Once the proposed breed society becomes functional, the
society will hopefully take over the registration functions of the
club.

Sources: Landrace Breeds: South Africa's Indigenous and
Locally Developed Farm Animals, Compiled and edited by
Keith Ramsey, Liz Harris and Antoinette Kotze. Farm Animal
Conservation Trust, ISBN: 0-620-25493-9.
This history updated 3 March 2009.

Ras Standaard in Afrikaans
Natural Selection of the Bapedi
Sheep

Definition of Natural Selection - The
evolutionary process whereby organisms better
adapted to their environment tend to survive
and produce more offspring.
(Concise Oxford Dictionary, 2002).

In essence, animals that are better adapted to
their environment in terms of feeding and health
will spend less time on basic survival and will
thus have more opportunity to reproduce than
their less adapted counterparts, and over time
their genes will thus increase in the population.

Conversely, badly adapted, unhealthy
individuals or individuals that cannot utilize or
survive on the available food will be so busy
surviving that their opportunities to reproduce
will lessen, or in extreme cases, they will simply
die before they can reproduce, and their genes
will decrease in the population or eventually
even disappear from the population altogether.

Fat-tails in particular are a powerful advantage
for survival in hot dry areas with little food. A
fat-tailed ram can live off the fat in his tail during
bad times and reproduce while his thin tailed
counterpart is foraging for food. In addition, the
metabolism of fat produces 8 times more water
than protein. Animals with access to fat will thus
be less dependant on water. More of the next
generation will thus carry his genes rather than
those of his counter part.

Another example relates to disease: In every
population, humans included, some individuals
are more resistant to a disease outbreak than
others. If only those that do not get sick are
allowed to breed, the population as a whole will
eventually become immune to the disease. In
the development of the Bapedi in a Heart-water
area, animals susceptible to the disease died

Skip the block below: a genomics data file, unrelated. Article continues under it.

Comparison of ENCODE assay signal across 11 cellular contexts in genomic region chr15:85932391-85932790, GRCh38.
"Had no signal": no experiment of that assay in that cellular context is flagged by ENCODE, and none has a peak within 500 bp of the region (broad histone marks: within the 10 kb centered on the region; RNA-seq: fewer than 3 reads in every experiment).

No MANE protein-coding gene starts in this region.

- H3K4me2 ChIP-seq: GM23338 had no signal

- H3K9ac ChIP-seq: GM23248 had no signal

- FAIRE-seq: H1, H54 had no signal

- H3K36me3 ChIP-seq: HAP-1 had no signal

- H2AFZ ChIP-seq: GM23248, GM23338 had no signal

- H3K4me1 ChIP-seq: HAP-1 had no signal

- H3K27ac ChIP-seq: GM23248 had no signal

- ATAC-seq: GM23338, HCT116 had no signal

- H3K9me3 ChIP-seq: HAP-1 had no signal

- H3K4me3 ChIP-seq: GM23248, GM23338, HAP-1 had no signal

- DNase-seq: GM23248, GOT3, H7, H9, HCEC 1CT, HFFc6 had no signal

as there was no treatment available in their
traditional environment.

Over time the Bapedi breed as a whole
developed a high resistance to the disease.
This advantage, however, would quickly
disappear if breeders started to practice
Heart-water control.
Bepaling van 'n top ram

Klik hier vir 'n volle verduideliking van hoe die gradering
stelsel van Pedi Skape werk

Klik hier vir 'n verduideliking van die verskillende Stamboek
Registrasie Registers

By Grehenheim gebruik ons sleg T5 / Elite of T5/Merite
gegradeerde ramme of ramme met 'n definitiewe potensiaal
om hierdie mylpaal te beryk, en wat SP (“Studbook Proper”)
geregistreer is.

Ons beveel aan dat 'n teler wat wil stoet teel, ramme wat
minstens “T5/M” (Meriete) gegradeer is, en minstens op
Stamboek “B” geregistreer is, gebruik. Om ramme wat laer
gegradeer is te gebruik maak nie sin uit die stoetteler se
oogpunt nie.

Boere wat slegs kommersieel of vir die pot produseer,
behoort nie ramme wat laer as T4/S (S = Superior)
gegradeer is te gebruik nie. Stamboek registrasie is hier nie
van veel waarde nie. Ramme uit hierdie klas is redelik volop
en goedkoop en behoort redelike nageslag te produseer.

Kyk na die stamboek en die graderings van die
voorgeslagte. 'n Ram met al sy voorouers T5/E gegradeer
sal omtrent altyd beter produseer as ? ram met lae
gegradeerde voorouers.

'n Goeie ram uit 'n kudde van eenvormige tipe (skape wat
almal redelik eners lyk) is omtrent gewaarborg om soortgelyk
te produseer, veral as die ooie waarop hy gebruik word ook
van dieselfde eenvormige tipe is.

Onthou:
'n Skaap se stamboek is net so goed as hyself - niks
beter nie.

Swakkelinge kom in die beste families voor en moet
nie mee geteel word nie.

Die beste stamboek beteken niks as die dier self
van swak gehalte is nie.

'n Goeie ram uit 'n goeie familie met 'n goeie
agtergrond sal omtrent altyd goed produseer.

Dit is moontlik vir 'n goeie ram met onbekende ouers
om goed te produseer, maar die voorspelbaarheid
daarvan is laag, en die nageslag gewoonlik baie
variabel.
Meat characteristics

You are what you eat

Pedi meat is tasty, tender and healthy:
Because of their wide and natural dietary intake
(they literally eat anything - grass, leaves, roots,
weeds, cactus etc).















A cactus plant after Pedi's had been at it















Growth and weight-gaining stimulants fed to
intensively produced animals animals probably
contribute to obesity in the people that eat
them. Veld sheep are free of these growth
stimulants.

They taste like just Karroo lamb!
Pro’s & Con’s of Lambing Seasons

The gestation period of Pedi sheep average
160 days, but may vary from 150 to 170 days
and they lamb twice a year.

In management systems which incorporates a
lambing season, rams are introduced to the
flock twice a year for a period of maximum two
months at a time. Ewes synchronise their
seasons when the rams are introduced and
almost all are usually ready to be mated within a
period of one month.

Theoretically, the small number of ewes that do
not get pregnant at first mating will be pregnant
by the end of the second month. Ewes not
pregnant should be culled on the basis of their
low fertility.

The biggest disadvantage of the system is that a
larger number of rams are required as one ram
can only mate about 20 to 25 ewes during such
a short space of time. One is therefore often
forced to use rams of lesser quality in order to
ensure that all ewes are impregnated.
Having the flock all lamb more or less at the
same predetermined time has significant
management advantages, particularly when
there is a risk of predation on the lambs by
jackal and / or Caracal (Rooikat).

In nature, predator numbers are controlled by the
periods of minimum available food. When a
large number of lambs suddenly arrive, only a
relatively small number of lambs will be lost to